In Czech, $count values of 2, 3 and 4 require a special plural form of the noun.

At the same time, no changes are required to the source code nor the source copy. In fact, the logic added by the Czech translator to the Czech translation doesn’t affect any other language. The same message in French is a simple sentence, similar to the English one:

tabs-close-warning-multiple =
\tVous êtes sur le point de fermer {$count} onglets.
\tVoulez-vous vraiment continuer ?

The concept of asymmetric localization is the key innovation of Fluent, built upon 20 years of Mozilla’s history of successfully shipping localized software. Many key ideas in Fluent have also been inspired by XLIFF and ICU’s MessageFormat. Asymmetric localization doesn’t stop at plurals, however. Fluent translations can vary depending on the gender, the grammatical case, the operating system and many more variables. All of this happens in isolation; the fact that one language benefits from more advanced logic doesn’t require any other localization to apply it. Each localization is in control of how complex the translation becomes.

Problem paradigm: Users receive localization updates in the form of new executable builds

According to the traditional software localization process, a localized product is produced as a result of building static language resources into an executable file, which is then distributed to users. Any update to these language resources requires a new executable file and for the distribution chain to carry that to users. Because of this, most software companies elect to postpone localization updates from the moment they’re available to a time in which they can be bundled with other improvements to the software. While this is a cost- and effort-efficient means of producing software updates, it also treats localization, and users of localized products, as second-class citizens by prolonging the user’s exposure to broken or unintelligible localization.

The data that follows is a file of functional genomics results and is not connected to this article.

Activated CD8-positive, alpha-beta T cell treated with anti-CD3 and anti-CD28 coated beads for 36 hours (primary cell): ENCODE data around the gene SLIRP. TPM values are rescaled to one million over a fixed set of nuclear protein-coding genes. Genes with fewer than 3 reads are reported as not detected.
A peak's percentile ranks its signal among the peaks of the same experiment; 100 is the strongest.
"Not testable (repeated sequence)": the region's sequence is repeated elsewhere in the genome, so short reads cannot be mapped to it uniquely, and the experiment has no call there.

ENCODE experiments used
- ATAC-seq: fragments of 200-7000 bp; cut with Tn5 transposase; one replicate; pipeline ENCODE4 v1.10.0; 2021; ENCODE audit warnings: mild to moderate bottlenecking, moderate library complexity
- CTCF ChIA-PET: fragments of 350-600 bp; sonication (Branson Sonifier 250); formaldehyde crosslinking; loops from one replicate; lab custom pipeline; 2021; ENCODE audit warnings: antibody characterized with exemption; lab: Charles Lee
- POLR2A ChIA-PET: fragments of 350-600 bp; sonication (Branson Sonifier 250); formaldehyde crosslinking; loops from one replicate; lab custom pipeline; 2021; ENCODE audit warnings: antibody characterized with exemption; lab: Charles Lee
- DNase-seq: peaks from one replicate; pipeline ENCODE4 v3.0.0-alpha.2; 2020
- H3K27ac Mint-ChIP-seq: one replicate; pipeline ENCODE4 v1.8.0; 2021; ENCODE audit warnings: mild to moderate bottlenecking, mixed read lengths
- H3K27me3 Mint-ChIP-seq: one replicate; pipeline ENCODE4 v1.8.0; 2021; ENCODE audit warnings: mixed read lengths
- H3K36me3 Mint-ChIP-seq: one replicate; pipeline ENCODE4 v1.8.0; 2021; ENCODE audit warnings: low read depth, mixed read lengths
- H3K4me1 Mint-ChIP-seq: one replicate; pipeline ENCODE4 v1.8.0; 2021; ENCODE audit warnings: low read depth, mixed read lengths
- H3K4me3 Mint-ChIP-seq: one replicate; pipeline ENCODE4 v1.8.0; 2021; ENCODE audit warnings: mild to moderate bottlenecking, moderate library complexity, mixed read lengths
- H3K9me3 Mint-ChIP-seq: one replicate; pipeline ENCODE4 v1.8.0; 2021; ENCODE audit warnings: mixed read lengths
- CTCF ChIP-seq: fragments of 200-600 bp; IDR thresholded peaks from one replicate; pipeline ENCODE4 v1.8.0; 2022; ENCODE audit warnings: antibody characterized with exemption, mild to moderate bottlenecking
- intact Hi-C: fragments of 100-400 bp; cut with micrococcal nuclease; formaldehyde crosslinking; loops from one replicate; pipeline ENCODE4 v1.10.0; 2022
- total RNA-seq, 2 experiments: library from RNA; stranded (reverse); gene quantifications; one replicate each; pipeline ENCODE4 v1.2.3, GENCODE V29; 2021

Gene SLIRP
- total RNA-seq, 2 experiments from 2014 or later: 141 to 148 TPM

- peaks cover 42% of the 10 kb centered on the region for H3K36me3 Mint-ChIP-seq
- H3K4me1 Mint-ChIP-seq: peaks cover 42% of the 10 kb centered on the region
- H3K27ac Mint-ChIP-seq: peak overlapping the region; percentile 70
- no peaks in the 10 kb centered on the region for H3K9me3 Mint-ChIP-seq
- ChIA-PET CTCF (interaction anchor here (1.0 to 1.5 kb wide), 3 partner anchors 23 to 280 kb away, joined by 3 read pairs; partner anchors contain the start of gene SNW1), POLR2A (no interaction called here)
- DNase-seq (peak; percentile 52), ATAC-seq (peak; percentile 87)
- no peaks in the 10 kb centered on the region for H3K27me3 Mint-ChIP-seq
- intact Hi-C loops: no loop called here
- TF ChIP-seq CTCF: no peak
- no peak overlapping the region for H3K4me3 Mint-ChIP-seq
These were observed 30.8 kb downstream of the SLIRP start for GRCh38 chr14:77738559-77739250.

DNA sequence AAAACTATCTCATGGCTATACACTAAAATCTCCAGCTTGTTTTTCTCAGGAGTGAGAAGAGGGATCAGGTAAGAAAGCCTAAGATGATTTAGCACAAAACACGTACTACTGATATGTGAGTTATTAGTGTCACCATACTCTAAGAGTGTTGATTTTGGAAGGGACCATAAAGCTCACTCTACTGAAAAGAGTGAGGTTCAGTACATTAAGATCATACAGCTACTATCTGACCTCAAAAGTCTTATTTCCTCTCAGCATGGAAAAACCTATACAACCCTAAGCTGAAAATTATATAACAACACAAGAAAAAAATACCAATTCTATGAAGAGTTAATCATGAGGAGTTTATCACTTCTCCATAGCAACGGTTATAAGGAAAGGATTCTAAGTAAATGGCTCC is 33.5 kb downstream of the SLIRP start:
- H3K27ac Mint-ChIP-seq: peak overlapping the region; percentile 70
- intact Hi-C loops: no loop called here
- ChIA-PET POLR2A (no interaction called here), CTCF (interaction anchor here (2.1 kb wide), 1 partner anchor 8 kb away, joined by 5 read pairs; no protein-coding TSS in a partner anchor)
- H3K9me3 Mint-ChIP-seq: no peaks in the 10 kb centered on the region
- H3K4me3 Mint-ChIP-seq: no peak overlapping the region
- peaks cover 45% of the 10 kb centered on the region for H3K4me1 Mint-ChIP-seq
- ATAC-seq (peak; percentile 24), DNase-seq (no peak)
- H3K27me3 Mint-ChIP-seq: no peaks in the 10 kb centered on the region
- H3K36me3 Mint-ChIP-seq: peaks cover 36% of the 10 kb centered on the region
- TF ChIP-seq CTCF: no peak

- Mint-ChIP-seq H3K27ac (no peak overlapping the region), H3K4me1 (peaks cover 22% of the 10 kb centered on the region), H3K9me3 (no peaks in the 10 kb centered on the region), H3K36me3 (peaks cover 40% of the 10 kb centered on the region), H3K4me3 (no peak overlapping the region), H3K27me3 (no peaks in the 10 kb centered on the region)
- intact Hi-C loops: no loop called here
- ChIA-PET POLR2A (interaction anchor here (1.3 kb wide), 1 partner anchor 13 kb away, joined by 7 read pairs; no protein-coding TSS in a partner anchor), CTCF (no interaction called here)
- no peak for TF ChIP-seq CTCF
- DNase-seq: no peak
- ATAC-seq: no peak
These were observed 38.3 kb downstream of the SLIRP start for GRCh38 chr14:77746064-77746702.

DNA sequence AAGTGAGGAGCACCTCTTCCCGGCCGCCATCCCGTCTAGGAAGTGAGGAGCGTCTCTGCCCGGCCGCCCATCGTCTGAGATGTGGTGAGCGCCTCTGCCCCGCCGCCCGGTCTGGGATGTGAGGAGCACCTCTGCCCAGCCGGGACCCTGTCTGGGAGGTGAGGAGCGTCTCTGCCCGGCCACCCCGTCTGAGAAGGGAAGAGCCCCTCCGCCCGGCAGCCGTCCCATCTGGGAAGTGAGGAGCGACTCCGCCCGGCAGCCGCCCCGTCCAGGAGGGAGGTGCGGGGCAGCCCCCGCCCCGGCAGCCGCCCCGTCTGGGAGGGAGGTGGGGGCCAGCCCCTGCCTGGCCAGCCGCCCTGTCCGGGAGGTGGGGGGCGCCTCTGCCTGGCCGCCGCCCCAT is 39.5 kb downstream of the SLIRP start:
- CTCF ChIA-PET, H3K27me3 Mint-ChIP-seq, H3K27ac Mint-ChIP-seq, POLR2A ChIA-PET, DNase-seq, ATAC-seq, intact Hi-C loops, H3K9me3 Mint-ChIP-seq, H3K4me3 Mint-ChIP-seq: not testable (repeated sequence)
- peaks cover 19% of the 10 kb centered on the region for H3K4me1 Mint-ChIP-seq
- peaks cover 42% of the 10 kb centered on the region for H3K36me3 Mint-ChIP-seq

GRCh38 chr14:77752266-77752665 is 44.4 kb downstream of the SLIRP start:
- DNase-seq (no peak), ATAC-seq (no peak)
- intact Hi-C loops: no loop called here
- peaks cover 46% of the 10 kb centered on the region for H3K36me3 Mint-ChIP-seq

With Fluent, this process can be decoupled, allowing for localization updates to ship independent of a broader release schedule. Rather than language resources being part of the software package alone, they’re delivered to users via secure API calls when they start up the software. Even better, these API calls make it possible to deliver localization updates without intervention from the user — no need to manually initiate an update or even restart the software. For web apps, the process is even more efficient: users see updates immediately, without even needing to refresh the page.

This asynchronous localization delivery method enables innovations in localization quality assurance and quality control. With this method, we can significantly reduce the overall time a user is exposed to bad localization. In the case of Firefox, this means reducing error correction turnaround time from weeks to minutes. For Mozilla, whose primary localization model is community-based, reducing this time frame incentivizes participation, as the contributions can be made visible in production almost instantly. This method also enables robust, live, in-context localization for software packages, allowing you to capture localization issues in real time during the translation process.

Problem paradigm: User language preferences are binary, with English as the default fallback locale

Language choice in software is regularly presented to users as an either/or binary option (such as: either you want to use Firefox in English, or you want to use Firefox in Spanish). This becomes problematic when a user interface (UI) element is left untranslated in the target locale; the only fallback option this paradigm allows for is the source locale, which is English in most cases.